- Merino Wool Socks: To prevent blisters and discomfort, invest in Smartwool Hiking socks made from merino wool for their blend of comfort and durability.
|BioLite Charge 80: Charges phones up to 5 times
|Smartwool Merino: Comfortable, durable merino wool blend
|Puffy Down: Lightweight and packable for warmth
|Andrew McCluggage’ TMB Guide: Comprehensive trail advice
|Recommended for protection against unexpected travel issues
Other essentials include a puffy down jacket for warmth without the bulk and the Knife edge guidebook by Andrew Mccluggage for insightful trail guidance. Lastly, secure travel insurance for peace of mind against unforeseen events during your adventure.
Remember: Handling the basics well can make a significant difference in your hiking experience. Proper gear setup keeps you safe and comfortable, allowing you to fully enjoy the majestic Tour du Mont Blanc.
Rescue Insurance [Protect Your Body and Health]
It’s a very good idea to get insurance for this trip just in case you twist an ankle or worse on the trail. Parts of these trails are totally inaccessible to vehicles so if you did get hurt you would have to get a helicopter rescue.
Crave the Planet partners with Global Rescue to offer the world’s leading travel protection services. Medical and security emergencies happen. When they do, we rely on Global Rescue to provide our clients with medical, security, travel risk and crisis response services. Without a membership, an emergency evacuation could cost over $100,000. More than one million members trust Global Rescue to get them home safely when the unexpected happens.
👉 We highly recommend hikers enroll with Global Rescue for peace of mind.
Travel Insurance [Protect Your Wallet]
| TL;DR From Author
Don’t let unexpected changes derail your travel plans – with travel insurance you can have peace of mind knowing that you’re covered if you need to alter your bookings. Protect your investment and travel with confidence by securing travel insurance today.
Nourishment Along the TMB
When embarking on the TMB, it’s crucial to maintain hydration. Fortunately, the trail is well-equipped with water sources, including potable water at accommodations and village fountains. It’s advisable to carry 1-2 liters of water daily to ensure you remain hydrated between these points.
Campers should be mindful that not all water sources are safe to drink unfiltered due to agricultural runoff near the trail. It’s recommended to have a compact and efficient water filter. A popular choice among hikers is the Sawyer Squeeze water filtration system, known for its simplicity and effectiveness.
Alongside water, campers have various food options. The route’s proximity to towns allows for regular resupply of provisions, effectively eliminating the need to transport an extensive supply of food.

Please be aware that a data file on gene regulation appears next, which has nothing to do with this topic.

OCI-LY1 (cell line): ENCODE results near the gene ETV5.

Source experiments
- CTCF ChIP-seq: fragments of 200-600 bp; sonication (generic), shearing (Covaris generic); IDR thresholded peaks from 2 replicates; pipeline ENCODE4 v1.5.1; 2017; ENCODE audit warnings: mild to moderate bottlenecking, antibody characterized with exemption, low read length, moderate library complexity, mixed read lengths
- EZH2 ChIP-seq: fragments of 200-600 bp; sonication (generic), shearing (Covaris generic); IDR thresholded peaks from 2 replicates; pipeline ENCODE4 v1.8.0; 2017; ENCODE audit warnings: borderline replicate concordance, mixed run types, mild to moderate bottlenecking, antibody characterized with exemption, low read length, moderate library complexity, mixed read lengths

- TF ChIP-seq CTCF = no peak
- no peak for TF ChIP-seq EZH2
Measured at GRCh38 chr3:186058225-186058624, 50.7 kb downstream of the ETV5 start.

For those who prefer to manage their budget, self-catering is a viable option. This entails bringing cooking equipment and a portable stove. Nearby shops, where available, provide ingredients for meals, which might include pasta, cheese, and fresh bread (pain).
Additionally, hikers can indulge in local delicacies by purchasing meals at hotels, gites, or refuges along the path. While lunches are typically available without prior arrangement, dinners often require an early reservation, especially if you’re not staying overnight. It’s important to note that some refuges may not serve campers, so planning ahead is essential.
Those who enjoy a glass of beer or wine will find that these are also part of the offerings at many resting points, enhancing the overall experience with local flavors.
Whether opting for self-prepared meals or enjoying local cuisine, the TMB promises to be as enriching for the palette as it is for the soul.
Financial Considerations for Your Journey
Payment: Cash or Cards?
When you’re trekking along the Tour du Mont Blanc, prepare to operate mostly with cash. While the trend of accepting cards is growing, you’ll find cash crucial, especially as ATMs can be scarce. Ensure you’re carrying enough to sustain your basic needs for multiple days.
Embarking on the TMB, you traverse through three countries, which means handling different currencies. You start with Euros in France, switch to Swiss Francs in Switzerland, and back to Euros in Italy. It’s prudent to use local currency in Switzerland to benefit from favorable exchange rates, although they will accept Euros.
Managing Your Expense
While the TMB has a reputation for being on the more opulent side of hiking experiences, it’s feasible to adopt a cost-effective approach—mainly through opting to camp. This choice not only curtails your expenditure on accommodations significantly but also amplifies your connection with nature.
For meals, steer clear of frequent restaurant dining and instead indulge in local markets and stores for provisions. A self-prepared meal can dramatically reduce your costs while letting you enjoy the culinary delights of the region.
Remember, the trail’s best rewards, like the sweeping vistas atop a challenging pass, are available at no extra charge to you.
|Considerably cuts lodging expenses, more immersive natural experience
|Food & Drink
|Limit visits, opt for cooking your own meals, occasional treats permissible
Local delicacies like cheese are a must-try, and a celebratory drink post-hike is a tradition worth indulging in. But always balance it with homemade meals to keep your expenses in check.